When I spoke to researchers at Columbia university, there were a number of questions for our editors:
In answer to the question: "Is there a benefit in thinking about selecting a journal at the start of a project - for example when developing a research question - as opposed to at the completion of the work?"
It is unlikely that selecting a journal for potential publication at the start of a project would guide the development of a research question, or the achievement of better results. Normally, it is only once the results have been gathered and interpreted that it makes sense to start thinking about a venue for publication. Selecting a journal before starting a draft of the paper can however be useful, as it can inform the writing style of the paper.
In answer to the question: "Are there any templates available for specific journals so I can prepare my manuscript in advance and make sure it is in an appropriate format?"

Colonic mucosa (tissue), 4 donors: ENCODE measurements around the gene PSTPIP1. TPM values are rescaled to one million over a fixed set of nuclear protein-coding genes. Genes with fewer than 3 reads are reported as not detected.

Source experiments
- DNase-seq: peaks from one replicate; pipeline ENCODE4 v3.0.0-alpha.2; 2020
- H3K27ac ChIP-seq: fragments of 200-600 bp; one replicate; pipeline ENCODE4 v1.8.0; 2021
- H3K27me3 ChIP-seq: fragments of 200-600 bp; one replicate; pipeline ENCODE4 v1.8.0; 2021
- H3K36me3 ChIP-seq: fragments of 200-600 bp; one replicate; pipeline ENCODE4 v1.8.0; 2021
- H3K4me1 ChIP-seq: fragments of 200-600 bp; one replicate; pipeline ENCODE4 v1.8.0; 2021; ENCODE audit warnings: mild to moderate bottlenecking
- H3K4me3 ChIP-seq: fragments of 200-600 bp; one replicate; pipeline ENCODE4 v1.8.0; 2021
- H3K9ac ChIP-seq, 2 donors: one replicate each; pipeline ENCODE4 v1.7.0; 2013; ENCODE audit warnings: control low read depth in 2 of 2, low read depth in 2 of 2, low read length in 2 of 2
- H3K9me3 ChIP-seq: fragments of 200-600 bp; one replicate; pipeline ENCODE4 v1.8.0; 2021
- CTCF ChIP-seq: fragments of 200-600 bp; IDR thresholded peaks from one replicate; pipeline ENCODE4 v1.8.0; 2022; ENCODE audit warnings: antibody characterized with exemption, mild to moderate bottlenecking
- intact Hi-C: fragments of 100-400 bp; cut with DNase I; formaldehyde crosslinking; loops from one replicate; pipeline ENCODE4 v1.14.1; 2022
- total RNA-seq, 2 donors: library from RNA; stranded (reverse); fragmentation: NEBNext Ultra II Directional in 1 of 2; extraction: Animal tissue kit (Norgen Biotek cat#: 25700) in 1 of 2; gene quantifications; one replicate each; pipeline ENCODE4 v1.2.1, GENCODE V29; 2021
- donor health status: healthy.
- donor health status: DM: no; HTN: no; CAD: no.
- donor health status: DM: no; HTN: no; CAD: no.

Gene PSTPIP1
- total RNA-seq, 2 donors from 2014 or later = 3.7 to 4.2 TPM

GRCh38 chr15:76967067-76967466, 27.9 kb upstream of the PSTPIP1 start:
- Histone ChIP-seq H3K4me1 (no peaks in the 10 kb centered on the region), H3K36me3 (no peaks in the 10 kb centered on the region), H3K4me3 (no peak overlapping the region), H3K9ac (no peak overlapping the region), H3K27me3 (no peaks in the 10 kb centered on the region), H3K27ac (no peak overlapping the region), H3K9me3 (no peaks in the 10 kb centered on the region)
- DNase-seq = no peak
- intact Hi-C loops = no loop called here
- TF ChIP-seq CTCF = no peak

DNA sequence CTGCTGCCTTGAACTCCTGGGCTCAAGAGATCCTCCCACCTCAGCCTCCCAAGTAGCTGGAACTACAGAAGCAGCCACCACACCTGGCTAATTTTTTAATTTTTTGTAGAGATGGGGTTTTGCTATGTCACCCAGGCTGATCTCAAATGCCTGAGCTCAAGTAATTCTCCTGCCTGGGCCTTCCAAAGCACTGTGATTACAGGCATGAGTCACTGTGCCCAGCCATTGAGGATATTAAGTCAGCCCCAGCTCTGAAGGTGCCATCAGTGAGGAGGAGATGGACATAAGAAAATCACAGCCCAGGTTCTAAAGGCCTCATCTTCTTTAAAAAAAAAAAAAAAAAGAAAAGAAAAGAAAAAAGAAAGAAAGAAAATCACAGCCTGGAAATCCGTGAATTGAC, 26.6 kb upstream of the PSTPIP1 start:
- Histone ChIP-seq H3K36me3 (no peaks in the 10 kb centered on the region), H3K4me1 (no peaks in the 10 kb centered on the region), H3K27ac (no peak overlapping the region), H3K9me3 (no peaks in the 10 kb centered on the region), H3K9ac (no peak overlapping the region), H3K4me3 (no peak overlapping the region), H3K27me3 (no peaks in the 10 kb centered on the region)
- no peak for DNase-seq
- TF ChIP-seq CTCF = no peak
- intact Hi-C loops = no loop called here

For Nature journals, there are no templates as such, as they will consider a paper submitted in any format at the stage of first submission. If the paper is then accepted for publication, the editors will provide guidance to ensure that the format complies with the journal standards. However, prior to submission, it is useful to become familiar with the main format requirements – such as word and figure limits – of the journal you intend to submit to. These requirements are available in the guide to authors of each journal.
And regarding the question about getting feedback prior to submitting a paper, submission, there is a video titled 'Presubmission enquiries at scientific journals' that covers this. Here is a link to that video: https://masterclasses.nature.com/courses/28/videos/520
You might find the module 'Submitting Your Paper' particularly useful for answering further questions in this area.